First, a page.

Mid-Year Review: A "Goldilocks" Investment Environment Continues

Excerpt from Louis Navellier's Marketmail - 07/03/2018

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In my podcast last week, I pointed out that the stocks being added to the Russell 2000 index were very firm. Furthermore, I named multiple stocks that would benefit from the quarter-ending smart-Beta realignment. The bottom line is that money is not leaving the stock market, it is merely being reshuffled.

I should add that so far this year, stock buy-backs have risen 42%. In the first quarter, stock buy-backs in the S&P 500 hit an all-time record of $137 billion and I expect that the second quarter figure will be even larger. It is important to point out that the stock market has not risen as much as earnings have risen this year, so price-to-earnings ratios continue to decline. Since companies with a high return-on-equity (ROE) and low forecasted price-to-earnings ratios love to buy their shares, this buy-back trend should continue.

I was also watching the bid-to-cover ratios during last week's Treasury auctions and there were a lot more bidders than buyers, so the bid-to-cover ratios continue to rise, and Treasury yields continue to moderate. Market rates remain soft, especially the 10-year Treasury bond. This will continue to take pressure off the FOMC to raise rates further, despite robust GDP growth. Overall, the current interest rate environment, combined with robust sales and earnings means that we remain in a Goldilocks investment environment.


In This Issue of Marketmail

Our authors agree that uneven trade barriers need fixing but talk of a "trade war" is overblown. Bryan Perry believes that Chinese and American leaders need to find a way to overcome their "language barrier" by next Friday or the market could undergo another "tariff tantrum." Gary Alexander looks beyond the media headlines to find an under reported story - this time, in European immigration and GDP reduction. Ivan Martchev looks at the trade war through the measuring rod of the Chinese yuan. He also surveys China's "ghost cities" to see where the Chinese credit bubble began. Jason Bodner's angle on the trade war is how the algorithmic traders keep generating new buying opportunities by creating mini-market quakes after every new tariff announcement. I'll close with a little wisdom from the auto makers I met in Alabama last week, plus late news on Sunday's Mexican election and the latest U.S. economic barometers.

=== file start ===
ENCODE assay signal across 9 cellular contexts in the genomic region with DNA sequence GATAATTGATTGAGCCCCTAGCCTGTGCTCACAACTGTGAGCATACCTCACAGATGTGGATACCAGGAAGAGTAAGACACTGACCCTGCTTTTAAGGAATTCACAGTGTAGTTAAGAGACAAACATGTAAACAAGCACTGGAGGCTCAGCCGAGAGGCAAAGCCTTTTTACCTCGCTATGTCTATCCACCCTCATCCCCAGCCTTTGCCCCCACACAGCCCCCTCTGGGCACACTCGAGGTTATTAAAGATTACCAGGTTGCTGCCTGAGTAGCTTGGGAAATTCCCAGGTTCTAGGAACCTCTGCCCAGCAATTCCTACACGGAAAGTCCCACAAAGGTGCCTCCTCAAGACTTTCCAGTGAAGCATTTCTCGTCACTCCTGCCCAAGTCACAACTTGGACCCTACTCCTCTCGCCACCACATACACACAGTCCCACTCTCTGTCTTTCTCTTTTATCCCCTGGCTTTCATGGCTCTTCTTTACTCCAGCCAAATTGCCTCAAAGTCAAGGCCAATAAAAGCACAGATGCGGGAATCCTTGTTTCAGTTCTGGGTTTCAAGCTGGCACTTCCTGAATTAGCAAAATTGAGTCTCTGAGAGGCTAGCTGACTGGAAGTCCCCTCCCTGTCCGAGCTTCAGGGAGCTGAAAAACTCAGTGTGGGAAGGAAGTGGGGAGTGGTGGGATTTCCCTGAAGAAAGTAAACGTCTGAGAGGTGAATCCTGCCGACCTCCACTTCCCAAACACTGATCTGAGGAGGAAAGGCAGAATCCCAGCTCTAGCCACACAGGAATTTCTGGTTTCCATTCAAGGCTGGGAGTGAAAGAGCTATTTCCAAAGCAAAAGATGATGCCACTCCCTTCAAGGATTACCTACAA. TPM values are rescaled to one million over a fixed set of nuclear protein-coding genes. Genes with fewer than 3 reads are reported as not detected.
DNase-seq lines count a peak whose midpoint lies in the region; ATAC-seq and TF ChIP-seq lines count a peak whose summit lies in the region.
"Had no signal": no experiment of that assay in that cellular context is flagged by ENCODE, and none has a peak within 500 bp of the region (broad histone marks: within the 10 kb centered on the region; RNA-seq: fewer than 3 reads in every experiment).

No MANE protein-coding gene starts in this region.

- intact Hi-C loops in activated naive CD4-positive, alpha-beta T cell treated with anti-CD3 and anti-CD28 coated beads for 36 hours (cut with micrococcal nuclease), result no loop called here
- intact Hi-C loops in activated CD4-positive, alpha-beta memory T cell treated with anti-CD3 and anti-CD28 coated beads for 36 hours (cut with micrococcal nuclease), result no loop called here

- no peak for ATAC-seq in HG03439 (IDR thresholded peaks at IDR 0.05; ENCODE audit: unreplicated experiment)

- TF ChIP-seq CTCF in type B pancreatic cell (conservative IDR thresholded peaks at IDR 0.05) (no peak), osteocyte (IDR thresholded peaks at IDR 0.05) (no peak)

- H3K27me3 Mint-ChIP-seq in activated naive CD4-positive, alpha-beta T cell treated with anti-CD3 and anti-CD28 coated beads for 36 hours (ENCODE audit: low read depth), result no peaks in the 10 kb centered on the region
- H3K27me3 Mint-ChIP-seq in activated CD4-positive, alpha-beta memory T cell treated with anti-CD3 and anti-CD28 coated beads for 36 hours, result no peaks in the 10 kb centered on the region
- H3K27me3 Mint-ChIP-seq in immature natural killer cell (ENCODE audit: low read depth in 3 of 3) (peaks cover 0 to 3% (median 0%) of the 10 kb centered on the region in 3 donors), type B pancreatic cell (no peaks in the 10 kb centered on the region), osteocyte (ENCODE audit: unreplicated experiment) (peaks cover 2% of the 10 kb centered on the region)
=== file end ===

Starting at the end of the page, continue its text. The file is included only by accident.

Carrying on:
Income Mail:  Is Tough Trade Talk Risking a New "China Syndrome"?  

Comparing American Apples and Chinese Oranges

 by Bryan Perry


Growth Mail:  After 242 Years, America is Still the World's #1 Safe Haven   

First Half Winners: Oil, Nasdaq & Small Stocks (Big Loser: Bitcoin)   

by Gary Alexander


Global Mail:  China's Empty Cities Sure Don't Come Cheap
Weaponizing the Yuan

by Ivan Martchev


Sector Spotlight:  Don't Mind the Small Market Quakes
The Ups and Downs of the Trade War Story 

by Jason Bodner


A Look Ahead:  Alabama Sees Through the Media's Scare Tactics

The Other Economic News Was Not So Exciting Last Week

by Louis Navellier